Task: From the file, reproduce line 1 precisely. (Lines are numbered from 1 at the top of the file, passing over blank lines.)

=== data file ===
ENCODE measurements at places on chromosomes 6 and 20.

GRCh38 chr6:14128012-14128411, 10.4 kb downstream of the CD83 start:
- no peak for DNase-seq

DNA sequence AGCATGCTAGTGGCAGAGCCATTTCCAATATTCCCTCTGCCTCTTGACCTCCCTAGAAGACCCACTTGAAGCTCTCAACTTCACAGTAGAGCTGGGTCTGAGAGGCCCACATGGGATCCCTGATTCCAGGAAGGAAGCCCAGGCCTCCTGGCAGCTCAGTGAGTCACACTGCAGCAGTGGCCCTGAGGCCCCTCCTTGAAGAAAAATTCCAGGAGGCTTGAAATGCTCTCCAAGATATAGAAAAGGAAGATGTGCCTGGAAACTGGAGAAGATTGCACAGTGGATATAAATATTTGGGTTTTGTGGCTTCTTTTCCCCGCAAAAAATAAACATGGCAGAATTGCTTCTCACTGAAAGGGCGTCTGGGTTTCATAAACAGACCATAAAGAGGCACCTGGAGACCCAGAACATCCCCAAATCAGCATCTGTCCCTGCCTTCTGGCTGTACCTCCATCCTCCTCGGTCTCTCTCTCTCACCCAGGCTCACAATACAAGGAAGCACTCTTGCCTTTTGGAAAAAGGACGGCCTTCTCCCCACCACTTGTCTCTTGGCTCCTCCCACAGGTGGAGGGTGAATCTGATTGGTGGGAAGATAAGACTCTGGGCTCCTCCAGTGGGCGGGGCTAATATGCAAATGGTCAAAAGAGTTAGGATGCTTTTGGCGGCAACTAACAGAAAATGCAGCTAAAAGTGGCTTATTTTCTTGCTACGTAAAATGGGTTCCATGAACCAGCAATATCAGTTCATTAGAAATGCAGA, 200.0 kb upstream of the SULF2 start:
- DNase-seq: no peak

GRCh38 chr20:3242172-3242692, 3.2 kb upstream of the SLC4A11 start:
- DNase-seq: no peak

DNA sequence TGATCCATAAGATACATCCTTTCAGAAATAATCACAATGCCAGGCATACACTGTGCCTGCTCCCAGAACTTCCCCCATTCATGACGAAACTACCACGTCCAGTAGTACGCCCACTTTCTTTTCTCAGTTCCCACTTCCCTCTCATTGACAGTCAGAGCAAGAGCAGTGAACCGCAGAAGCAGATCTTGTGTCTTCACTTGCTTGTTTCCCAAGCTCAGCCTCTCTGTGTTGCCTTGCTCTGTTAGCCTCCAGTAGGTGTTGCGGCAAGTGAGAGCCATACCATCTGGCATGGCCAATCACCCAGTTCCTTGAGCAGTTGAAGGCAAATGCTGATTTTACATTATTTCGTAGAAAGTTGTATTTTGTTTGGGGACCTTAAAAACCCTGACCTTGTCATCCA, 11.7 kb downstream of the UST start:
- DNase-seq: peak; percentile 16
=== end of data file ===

ENCODE measurements at places on chromosomes 6 and 20.